Just How Bad Are Football Pundits at Picking Winners?

Answer: pretty bad! From a 1999 Journal of Business paper by Chris Avery and Judy Chevalier:

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  1. Fancycwabs says:

    “Beating the spread” is not the same thing as “winning.” All this shows is that The Boston Globe is pretty good at setting the spread.

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  2. Kevin says:

    Shouldn’t this post be titled “Professional Spread Makers are Pretty Good”? There are only 2 pundits which are outside of the profitability range of a standard 10% Las Vegas spread (Freeman and Eisenberg), and Freeman has a very small sample.

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  3. Nick Ryder says:

    Does a 50% success rate vs the spread make them bad, or does it make them equally good as the betting house?

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    • Levi says:

      Folks taking bets (either professional sports books or bookies) include a vig in the line, which means that you need to win above a 50% clip to maintain profitability.

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  4. Nylund says:

    In general, sports suffers from an East Coast media bias. East Coast teams often get more coverage (and love) from sports experts. Star players also sometimes warp expert judgements. Single players make for good articles and stories, and I think their influence on the probability of winning can often get overstated. Team sports are about teams, not superstars. Together, I’d imagine they could routinely lead to some bad picks.

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  5. Paul says:

    The table appears to be incomplete. Surely some of the experts’ picks pushed (that is, the result of the game was identical to the spread, in which case the pick neither won nor lost).

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    • Robert says:

      A push is considered a loss since “the house” still collects its premium. Pushes make sportsbooks happy since, on the pushed game anyway, they collect from everyone.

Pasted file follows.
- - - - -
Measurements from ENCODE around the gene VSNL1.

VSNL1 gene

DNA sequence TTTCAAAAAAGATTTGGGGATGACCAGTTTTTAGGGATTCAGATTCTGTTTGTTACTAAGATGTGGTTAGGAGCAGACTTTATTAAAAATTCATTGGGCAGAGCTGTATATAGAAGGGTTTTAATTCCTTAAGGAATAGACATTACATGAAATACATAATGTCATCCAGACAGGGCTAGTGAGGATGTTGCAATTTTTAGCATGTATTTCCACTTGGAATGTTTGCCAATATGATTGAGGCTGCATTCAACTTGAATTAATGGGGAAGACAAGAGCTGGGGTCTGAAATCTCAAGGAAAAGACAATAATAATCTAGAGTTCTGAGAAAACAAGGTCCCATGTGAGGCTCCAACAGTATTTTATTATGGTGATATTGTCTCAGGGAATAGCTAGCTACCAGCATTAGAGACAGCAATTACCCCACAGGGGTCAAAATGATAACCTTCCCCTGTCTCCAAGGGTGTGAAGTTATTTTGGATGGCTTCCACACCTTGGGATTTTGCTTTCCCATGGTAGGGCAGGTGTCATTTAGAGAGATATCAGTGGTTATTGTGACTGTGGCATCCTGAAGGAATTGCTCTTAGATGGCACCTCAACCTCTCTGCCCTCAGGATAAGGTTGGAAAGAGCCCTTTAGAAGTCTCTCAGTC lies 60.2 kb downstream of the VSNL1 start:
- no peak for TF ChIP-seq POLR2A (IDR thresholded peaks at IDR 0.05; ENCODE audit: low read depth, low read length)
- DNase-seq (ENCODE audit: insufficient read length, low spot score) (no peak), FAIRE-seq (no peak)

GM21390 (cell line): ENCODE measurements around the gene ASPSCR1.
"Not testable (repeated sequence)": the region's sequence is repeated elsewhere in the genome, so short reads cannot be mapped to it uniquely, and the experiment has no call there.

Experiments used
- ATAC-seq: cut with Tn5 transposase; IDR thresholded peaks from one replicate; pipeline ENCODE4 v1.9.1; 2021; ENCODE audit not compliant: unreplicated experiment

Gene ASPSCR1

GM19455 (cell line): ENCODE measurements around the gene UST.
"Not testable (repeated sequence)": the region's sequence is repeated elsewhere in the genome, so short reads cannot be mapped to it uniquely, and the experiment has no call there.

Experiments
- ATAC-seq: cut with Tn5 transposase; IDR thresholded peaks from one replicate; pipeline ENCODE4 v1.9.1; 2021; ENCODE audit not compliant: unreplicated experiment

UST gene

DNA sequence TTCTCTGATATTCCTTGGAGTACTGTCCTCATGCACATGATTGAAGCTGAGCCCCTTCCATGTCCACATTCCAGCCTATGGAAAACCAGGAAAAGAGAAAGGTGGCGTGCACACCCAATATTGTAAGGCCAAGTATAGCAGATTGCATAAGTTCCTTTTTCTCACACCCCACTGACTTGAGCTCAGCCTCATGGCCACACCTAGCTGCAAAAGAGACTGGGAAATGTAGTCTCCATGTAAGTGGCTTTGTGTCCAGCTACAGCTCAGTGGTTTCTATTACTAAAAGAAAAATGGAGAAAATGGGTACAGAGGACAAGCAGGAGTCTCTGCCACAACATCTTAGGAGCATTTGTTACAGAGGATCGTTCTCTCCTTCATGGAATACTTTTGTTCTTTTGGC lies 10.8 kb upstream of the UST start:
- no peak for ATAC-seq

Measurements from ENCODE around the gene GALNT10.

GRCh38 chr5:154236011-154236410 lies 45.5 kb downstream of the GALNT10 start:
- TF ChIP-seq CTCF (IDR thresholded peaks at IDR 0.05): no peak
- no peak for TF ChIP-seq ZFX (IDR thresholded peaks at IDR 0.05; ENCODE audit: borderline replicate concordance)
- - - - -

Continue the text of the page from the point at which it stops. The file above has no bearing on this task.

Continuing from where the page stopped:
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      • Brandon says:

        The “House” will collect on a push ONLY if it is mentioned in the bet. For example some parlay cards. A push typically results in a “void” bet. If you have a 3 team parlay off the board a push will reduce the bet to a 2 team parlay.

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  6. Jams says:

    I’d be more interested in seeing how accurate the spreads are to real game results.

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    • Ned says:

      The spreads may well be lousy predictions but still be good spreads, since they are trying to attract an equal number of bets on both sides, insuring a profit for the sports book, rather than predict the score of the game, which is what sportswriters, fans, and bettors do. The book’s spread is a prediction of the betting public’s behavior, rather than the game itself.

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    • Matt says:

      That would be sort of interesting, but the idea behind a point spread isn’t to predict the outcome of a game. It’s simply the amount of points that the underdog must be “spotted” that leads to an even amount of money being bet on both sides.

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  7. Allen says:

    Not only are so-called experts bad, but so are most computer models. In graduate school, I proposed a variation of the semi-strong efficient market hypothesis: that no outside can beat the spread on a risk-adjusted basis using publicly available information.

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  8. Eric Williams says:

    What makes this even more interesting, is that Frank DeFord was right with his prediction based on time zones for ALL THREE of the games this season,


    Well done Frank, you’re quirky method actually really did beat the professionals all season long.

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